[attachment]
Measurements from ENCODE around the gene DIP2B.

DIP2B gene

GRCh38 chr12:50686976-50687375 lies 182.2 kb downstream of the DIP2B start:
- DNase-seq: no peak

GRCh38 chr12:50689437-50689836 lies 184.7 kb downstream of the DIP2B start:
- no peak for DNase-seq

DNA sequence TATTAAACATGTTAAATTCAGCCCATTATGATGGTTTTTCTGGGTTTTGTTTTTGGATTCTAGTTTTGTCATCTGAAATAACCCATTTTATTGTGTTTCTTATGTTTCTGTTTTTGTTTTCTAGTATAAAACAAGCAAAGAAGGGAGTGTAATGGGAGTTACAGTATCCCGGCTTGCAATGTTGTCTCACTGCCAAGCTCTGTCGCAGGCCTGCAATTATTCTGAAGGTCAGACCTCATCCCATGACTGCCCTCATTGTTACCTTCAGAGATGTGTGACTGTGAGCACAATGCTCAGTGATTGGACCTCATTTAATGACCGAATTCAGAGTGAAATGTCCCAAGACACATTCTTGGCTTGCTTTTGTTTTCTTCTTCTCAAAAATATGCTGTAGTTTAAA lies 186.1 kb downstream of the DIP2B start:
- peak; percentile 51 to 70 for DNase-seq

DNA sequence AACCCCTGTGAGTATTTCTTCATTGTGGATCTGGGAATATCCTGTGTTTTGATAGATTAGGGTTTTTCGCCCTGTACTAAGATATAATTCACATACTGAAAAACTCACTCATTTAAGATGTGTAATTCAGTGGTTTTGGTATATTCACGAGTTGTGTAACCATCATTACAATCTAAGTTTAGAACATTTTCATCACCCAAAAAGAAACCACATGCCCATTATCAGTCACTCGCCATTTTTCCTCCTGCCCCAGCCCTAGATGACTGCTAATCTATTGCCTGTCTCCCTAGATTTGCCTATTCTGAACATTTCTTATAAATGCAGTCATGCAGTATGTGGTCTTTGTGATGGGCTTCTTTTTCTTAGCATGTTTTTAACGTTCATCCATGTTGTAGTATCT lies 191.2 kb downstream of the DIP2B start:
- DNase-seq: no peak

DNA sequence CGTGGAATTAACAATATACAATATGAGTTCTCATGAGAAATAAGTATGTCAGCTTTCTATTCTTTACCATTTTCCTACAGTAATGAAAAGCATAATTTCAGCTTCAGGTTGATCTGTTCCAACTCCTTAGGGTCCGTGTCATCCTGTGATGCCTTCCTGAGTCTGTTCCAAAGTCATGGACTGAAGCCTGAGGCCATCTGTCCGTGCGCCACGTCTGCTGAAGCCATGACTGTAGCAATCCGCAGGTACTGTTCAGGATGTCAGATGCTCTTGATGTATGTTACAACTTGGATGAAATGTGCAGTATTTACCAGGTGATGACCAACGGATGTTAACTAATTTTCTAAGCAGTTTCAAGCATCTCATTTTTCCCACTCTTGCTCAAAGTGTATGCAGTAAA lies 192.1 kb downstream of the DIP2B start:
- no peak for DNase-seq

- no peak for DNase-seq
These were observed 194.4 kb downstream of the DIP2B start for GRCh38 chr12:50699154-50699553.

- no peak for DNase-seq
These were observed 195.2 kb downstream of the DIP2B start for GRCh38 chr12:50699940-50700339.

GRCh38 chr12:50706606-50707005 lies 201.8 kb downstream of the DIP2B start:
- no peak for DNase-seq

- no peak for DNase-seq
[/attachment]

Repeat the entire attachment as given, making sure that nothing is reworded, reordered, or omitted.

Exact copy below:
Measurements from ENCODE around the gene DIP2B.

DIP2B gene

GRCh38 chr12:50686976-50687375 lies 182.2 kb downstream of the DIP2B start:
- DNase-seq: no peak

GRCh38 chr12:50689437-50689836 lies 184.7 kb downstream of the DIP2B start:
- no peak for DNase-seq

DNA sequence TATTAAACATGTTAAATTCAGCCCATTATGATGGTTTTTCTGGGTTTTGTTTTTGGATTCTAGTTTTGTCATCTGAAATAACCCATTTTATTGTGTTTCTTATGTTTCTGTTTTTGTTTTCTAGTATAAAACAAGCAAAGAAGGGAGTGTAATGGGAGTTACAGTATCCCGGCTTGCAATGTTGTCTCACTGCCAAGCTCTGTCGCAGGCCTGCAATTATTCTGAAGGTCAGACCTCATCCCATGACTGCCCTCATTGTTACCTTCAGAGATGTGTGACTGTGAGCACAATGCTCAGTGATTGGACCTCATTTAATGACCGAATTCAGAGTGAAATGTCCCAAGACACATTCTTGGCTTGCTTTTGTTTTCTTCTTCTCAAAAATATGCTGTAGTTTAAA lies 186.1 kb downstream of the DIP2B start:
- peak; percentile 51 to 70 for DNase-seq

DNA sequence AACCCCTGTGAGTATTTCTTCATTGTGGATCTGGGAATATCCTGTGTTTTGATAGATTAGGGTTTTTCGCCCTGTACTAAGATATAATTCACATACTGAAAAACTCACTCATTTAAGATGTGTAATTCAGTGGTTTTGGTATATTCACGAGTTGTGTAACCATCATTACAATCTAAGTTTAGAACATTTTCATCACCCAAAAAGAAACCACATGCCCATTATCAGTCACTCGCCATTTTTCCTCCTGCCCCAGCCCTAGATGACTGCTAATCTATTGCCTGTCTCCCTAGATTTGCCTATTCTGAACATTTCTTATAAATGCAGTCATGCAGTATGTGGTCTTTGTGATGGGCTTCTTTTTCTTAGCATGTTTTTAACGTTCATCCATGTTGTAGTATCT lies 191.2 kb downstream of the DIP2B start:
- DNase-seq: no peak

DNA sequence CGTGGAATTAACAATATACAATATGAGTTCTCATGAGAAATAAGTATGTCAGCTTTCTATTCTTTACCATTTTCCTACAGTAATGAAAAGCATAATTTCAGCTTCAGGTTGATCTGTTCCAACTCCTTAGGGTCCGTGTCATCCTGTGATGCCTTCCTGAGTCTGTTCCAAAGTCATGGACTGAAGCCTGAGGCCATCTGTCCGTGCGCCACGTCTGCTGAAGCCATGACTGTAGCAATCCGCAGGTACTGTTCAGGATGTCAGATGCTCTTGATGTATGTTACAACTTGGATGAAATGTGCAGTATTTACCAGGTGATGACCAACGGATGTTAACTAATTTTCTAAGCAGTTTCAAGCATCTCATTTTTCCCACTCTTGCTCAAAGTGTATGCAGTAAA lies 192.1 kb downstream of the DIP2B start:
- no peak for DNase-seq

- no peak for DNase-seq
These were observed 194.4 kb downstream of the DIP2B start for GRCh38 chr12:50699154-50699553.

- no peak for DNase-seq
These were observed 195.2 kb downstream of the DIP2B start for GRCh38 chr12:50699940-50700339.

GRCh38 chr12:50706606-50707005 lies 201.8 kb downstream of the DIP2B start:
- no peak for DNase-seq

- no peak for DNase-seq